• “Poetry is prose in slow motion.” (1)
  • “I’ve read too many difficult poems.” (5)
  • “ . . . the grieving joy of true poetry.” (11)
  • “You can tell it’s a poem because it’s swimming in a little gel pack of white space.” (21)
  • “ . . . if you think your writing furthers life or truth in some way, then you keep writing.” (34)
  • “It doesn’t matter whether ‘breath’ and ‘death’ have been rhymed before, only whether the two new lines that end with ‘breath’ and ‘death’ are interesting and beautiful lines. Although sometimes it’s good to give certain rhymes a break for a century or two.” (35)
  • “If you’ve memorized some poems, the poems will raise a glimmering finger in your memory once in a while.” (39)
  • “I know of course that it’s going to end up being called a poem, but ‘poem’ is one of those bothersome technical terms.” (40)
  • “I own an alarming number of poetry books.” (42)
  • “ . . . the fructifying limitlessness of traditional forms.” (44)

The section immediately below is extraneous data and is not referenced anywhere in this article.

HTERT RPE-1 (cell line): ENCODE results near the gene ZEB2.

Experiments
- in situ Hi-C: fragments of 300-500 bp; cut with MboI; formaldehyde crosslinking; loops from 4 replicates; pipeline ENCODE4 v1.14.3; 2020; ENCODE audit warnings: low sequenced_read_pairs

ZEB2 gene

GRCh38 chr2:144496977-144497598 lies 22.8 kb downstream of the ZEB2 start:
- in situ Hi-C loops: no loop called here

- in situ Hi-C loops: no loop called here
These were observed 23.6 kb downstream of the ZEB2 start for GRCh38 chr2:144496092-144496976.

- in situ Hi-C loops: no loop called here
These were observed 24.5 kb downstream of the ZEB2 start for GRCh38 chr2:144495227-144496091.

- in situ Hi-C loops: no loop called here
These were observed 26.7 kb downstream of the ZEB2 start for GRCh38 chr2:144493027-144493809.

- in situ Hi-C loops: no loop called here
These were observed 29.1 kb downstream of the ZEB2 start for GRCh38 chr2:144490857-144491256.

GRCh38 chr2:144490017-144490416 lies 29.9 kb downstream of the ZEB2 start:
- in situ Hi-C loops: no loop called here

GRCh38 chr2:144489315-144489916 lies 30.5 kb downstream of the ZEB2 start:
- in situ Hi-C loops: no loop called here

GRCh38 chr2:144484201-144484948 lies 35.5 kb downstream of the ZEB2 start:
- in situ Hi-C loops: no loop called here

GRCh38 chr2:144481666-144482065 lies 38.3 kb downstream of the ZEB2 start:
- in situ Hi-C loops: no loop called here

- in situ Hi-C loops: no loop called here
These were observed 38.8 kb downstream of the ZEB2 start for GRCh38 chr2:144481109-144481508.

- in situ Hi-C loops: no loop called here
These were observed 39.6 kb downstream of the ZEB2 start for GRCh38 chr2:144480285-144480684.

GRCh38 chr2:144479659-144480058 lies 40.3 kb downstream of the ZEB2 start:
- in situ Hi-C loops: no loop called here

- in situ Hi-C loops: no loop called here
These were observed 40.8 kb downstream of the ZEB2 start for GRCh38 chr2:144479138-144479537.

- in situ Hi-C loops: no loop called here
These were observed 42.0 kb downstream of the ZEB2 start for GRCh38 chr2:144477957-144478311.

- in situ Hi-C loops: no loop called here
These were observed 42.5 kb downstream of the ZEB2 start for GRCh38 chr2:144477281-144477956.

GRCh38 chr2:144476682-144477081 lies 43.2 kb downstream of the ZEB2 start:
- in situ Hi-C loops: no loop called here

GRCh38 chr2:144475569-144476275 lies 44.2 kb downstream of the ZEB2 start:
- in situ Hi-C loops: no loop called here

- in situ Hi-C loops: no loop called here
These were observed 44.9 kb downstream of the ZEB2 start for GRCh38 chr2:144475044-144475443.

• “ . . . the short happiness of being alive.” (49)
  • “ . . . you can choose to write before or after you’ve masturbated—this is crucial—and you can choose to tell the truth or not to.” (50)
  • “Ezra Pound, the source of all evil.” (51)
  • “Anthology knowledge isn’t real knowledge. You have to read the unchosen poems to understand the chosen ones.” (54)
  • “Poetry is a controlled refinement of sobbing.” (55)
  • “Poets are our designated grievers.” (57)
  • “Auden . . . believed  that you should write drunk and revise sober.” (58)
  • “Poetry is like math or chess or music—it requires a slightly freaky misshapen brain, and those kinds of brains don’t last.” (66)
  • “I don’t have anyone to sleep with now, so what I do is I sleep with my books.” (67)
  • “ . . . this is America, land of bad poetry.” (71)
  • “It was a terrible poem. But my mother liked it, and it was remarkably easy to write. And that was the beginning of my career.” (75)